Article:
The Dallas Movie Screening Group

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Thursday, September 29, 2016

Kampai! For the Love of Sake

Many movies have been made about the distillation of spirits to create wine, whiskey, and beer, but this new documentary by Mirai Konishi takes us into the world of Sake, the Japanese culture and cuisine. The fermented rice wine can be served warm or cold is the preferred drink of choice with sushi. As the new brewers evolve from the ancient traditions, Sake is now adapting into the global marketplace.

The arduous process to extract sake from rice is created by sprinkling koji yeast to begin the fermentation process which begins by hand washing the rice and working for long hours. Breweries have been usually been kept in families for many generations, with the owners basically working as salesman, and the brewer master controlling the rice cleaning, yeast and distilling processes. There are scenes of shirtless men moving the rice around by hand. There are also many scenes of sake tastings at colleges studying the aggro-business, and sake conventions where you can sample various products.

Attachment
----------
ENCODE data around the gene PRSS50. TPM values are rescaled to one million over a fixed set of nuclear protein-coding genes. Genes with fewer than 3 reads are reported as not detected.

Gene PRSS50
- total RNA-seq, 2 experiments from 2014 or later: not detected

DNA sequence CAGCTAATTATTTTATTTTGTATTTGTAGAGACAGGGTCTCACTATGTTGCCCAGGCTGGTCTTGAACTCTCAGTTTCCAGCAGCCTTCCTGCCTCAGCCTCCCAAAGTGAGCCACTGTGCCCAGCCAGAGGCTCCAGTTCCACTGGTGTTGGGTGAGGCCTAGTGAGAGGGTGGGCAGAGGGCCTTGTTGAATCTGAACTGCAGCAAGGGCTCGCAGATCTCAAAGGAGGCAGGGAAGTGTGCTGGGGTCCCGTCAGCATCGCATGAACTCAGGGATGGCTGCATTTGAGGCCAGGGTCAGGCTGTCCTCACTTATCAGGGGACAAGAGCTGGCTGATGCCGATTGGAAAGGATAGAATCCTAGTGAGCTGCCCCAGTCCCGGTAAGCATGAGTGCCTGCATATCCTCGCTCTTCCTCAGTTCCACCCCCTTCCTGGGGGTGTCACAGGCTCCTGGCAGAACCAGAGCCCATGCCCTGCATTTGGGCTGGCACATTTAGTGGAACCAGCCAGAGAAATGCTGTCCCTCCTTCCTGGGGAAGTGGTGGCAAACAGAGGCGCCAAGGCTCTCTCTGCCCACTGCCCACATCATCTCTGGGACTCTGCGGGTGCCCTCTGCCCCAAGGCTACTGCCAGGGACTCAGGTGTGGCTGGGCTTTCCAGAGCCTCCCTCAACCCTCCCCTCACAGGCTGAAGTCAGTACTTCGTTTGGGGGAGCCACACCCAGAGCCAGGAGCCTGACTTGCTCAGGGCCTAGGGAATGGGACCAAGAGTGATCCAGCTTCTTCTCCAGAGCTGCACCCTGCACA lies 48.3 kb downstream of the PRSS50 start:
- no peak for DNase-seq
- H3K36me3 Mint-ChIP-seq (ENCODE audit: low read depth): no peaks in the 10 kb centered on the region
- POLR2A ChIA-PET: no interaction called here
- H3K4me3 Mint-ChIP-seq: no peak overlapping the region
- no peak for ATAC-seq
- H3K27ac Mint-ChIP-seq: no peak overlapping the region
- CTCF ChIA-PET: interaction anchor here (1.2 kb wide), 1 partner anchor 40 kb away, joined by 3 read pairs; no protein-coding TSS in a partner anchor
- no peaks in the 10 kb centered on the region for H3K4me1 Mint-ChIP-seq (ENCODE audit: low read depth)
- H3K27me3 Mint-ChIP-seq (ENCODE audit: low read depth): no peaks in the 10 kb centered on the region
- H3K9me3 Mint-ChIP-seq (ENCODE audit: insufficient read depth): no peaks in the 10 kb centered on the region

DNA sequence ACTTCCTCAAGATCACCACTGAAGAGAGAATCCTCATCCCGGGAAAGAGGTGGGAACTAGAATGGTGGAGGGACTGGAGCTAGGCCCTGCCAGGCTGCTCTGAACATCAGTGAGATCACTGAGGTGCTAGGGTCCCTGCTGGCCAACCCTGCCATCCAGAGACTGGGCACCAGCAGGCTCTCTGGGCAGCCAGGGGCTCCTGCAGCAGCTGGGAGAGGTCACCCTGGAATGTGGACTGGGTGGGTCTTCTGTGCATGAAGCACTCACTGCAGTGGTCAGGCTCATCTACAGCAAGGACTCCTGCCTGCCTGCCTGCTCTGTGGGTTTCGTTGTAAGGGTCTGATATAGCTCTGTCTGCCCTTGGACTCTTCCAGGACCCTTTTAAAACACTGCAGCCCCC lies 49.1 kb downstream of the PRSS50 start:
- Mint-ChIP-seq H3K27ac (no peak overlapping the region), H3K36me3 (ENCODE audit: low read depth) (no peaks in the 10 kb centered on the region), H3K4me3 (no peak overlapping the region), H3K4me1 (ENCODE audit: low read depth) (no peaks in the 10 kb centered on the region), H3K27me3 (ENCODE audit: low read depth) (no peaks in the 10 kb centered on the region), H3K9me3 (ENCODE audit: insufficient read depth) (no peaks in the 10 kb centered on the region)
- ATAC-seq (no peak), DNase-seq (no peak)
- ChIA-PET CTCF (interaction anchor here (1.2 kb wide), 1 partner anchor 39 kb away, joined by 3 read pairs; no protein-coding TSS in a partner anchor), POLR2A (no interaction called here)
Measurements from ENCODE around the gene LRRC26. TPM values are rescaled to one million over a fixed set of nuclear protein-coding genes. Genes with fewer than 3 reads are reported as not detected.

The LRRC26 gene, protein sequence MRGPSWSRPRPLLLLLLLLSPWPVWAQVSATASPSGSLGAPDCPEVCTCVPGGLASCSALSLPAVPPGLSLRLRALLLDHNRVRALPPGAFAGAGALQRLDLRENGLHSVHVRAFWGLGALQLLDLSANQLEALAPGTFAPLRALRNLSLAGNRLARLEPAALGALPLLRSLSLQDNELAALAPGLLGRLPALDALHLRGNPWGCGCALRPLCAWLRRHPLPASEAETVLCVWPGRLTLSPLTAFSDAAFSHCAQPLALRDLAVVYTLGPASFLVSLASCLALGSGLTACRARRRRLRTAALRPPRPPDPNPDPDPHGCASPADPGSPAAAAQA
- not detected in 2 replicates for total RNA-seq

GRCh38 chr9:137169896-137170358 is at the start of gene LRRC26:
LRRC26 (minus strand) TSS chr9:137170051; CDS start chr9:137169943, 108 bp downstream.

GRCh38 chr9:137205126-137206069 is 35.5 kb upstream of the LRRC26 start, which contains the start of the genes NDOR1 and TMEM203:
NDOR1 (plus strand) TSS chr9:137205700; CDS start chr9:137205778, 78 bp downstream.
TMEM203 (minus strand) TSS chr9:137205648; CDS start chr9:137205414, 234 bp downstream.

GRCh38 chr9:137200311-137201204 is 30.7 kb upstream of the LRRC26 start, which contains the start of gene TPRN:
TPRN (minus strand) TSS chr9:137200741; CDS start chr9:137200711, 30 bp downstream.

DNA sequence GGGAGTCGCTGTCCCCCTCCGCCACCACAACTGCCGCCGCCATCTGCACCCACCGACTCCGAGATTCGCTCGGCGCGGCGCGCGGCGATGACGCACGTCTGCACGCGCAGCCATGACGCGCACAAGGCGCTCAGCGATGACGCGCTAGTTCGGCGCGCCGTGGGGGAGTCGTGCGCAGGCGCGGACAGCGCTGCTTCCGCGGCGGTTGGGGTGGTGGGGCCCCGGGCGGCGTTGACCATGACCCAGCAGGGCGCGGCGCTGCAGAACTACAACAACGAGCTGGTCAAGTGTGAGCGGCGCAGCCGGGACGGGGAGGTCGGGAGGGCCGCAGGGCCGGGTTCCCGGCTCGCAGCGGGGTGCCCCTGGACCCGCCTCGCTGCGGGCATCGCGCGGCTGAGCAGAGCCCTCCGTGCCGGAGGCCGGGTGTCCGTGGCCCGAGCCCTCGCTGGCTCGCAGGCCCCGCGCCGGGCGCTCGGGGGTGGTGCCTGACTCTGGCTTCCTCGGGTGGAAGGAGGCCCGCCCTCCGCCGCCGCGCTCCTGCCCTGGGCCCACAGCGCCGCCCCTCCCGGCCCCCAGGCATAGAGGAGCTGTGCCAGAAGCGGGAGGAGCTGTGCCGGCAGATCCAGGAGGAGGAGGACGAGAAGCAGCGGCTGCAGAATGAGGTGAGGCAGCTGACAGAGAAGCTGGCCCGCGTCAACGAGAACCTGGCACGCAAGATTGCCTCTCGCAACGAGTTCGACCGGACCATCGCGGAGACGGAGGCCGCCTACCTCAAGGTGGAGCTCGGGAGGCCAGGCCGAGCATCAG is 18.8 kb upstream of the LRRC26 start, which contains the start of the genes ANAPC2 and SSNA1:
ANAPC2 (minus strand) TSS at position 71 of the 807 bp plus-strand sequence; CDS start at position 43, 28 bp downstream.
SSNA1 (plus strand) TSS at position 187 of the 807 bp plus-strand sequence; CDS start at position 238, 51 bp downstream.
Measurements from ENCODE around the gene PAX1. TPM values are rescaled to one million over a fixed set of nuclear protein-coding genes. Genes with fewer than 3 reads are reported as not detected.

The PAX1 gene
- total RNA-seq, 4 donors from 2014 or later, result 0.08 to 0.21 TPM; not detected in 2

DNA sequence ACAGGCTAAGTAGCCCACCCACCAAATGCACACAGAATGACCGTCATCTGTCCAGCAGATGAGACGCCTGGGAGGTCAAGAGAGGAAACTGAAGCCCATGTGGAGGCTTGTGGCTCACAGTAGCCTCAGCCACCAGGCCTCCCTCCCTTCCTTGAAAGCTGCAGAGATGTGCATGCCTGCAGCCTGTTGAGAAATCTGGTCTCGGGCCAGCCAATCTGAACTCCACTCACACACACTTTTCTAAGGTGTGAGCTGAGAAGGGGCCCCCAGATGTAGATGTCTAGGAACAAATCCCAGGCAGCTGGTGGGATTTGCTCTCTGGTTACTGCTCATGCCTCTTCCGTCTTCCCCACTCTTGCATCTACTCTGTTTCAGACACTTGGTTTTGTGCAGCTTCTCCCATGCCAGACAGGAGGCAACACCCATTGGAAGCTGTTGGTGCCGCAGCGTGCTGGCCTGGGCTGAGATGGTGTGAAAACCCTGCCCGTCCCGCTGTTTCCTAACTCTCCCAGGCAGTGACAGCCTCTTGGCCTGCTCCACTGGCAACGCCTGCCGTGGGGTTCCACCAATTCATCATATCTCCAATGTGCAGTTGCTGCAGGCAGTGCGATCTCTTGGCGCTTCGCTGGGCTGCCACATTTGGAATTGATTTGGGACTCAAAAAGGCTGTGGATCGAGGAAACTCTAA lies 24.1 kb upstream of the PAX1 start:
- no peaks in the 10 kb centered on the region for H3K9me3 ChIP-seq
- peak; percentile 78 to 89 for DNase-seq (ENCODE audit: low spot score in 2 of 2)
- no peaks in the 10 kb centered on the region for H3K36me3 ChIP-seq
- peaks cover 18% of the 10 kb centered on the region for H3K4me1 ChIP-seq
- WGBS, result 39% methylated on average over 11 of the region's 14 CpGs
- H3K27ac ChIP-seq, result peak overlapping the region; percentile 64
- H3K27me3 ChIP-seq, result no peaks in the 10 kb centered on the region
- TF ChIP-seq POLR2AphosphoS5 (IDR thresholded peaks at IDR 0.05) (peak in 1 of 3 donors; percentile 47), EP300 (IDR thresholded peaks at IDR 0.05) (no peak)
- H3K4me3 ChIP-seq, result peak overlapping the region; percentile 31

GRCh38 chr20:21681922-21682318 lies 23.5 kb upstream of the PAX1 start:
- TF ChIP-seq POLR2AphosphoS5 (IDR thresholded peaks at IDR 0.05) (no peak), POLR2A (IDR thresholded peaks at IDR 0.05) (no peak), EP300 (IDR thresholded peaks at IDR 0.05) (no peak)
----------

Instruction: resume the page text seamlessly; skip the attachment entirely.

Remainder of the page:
The film also tells the story of sake from the perspective of a fifth generations brewer Kosuke Kuji who defied tradition by being an owner who also brews. He also has a You Tube channel about educating people on sake. An he’s taken his product outside of Japan trying to develop new markets. There’s also a story about Philip Harper from Cornwall, England who came to Japan to teach English and ended up serving a grueling 10 year apprenticeship at the sake brewery, rising to become the first non-Japanese master brewer. Another principal subject is John Gauntner the self described “sake evangelist” who has authored Sake Confidential and has become the world’s leading non-Japanese sake expert.

While some of the stories are interesting, one really doesn’t know all that much about how sake is made. There are about a thousand brewers in Japan almost like micro-brewers of beer in the U.S. Individual processes are probably highly guarded secrets passed down over the years, but these brewers endeavor to develop new products for consumption. With more international attention on sake, there’s even a brewer in North Carolina that is breaking into the sake market.

The word Kampai comes from a Japanese toast. While watching this film you may wish you had some sake to go with it. It may make the movie, which sometimes feels like a promotional film, more interesting to sit through. Kampai! For the Love of Sake opens at the Texas Theater, October 1, 2016.
(Review by reesa)

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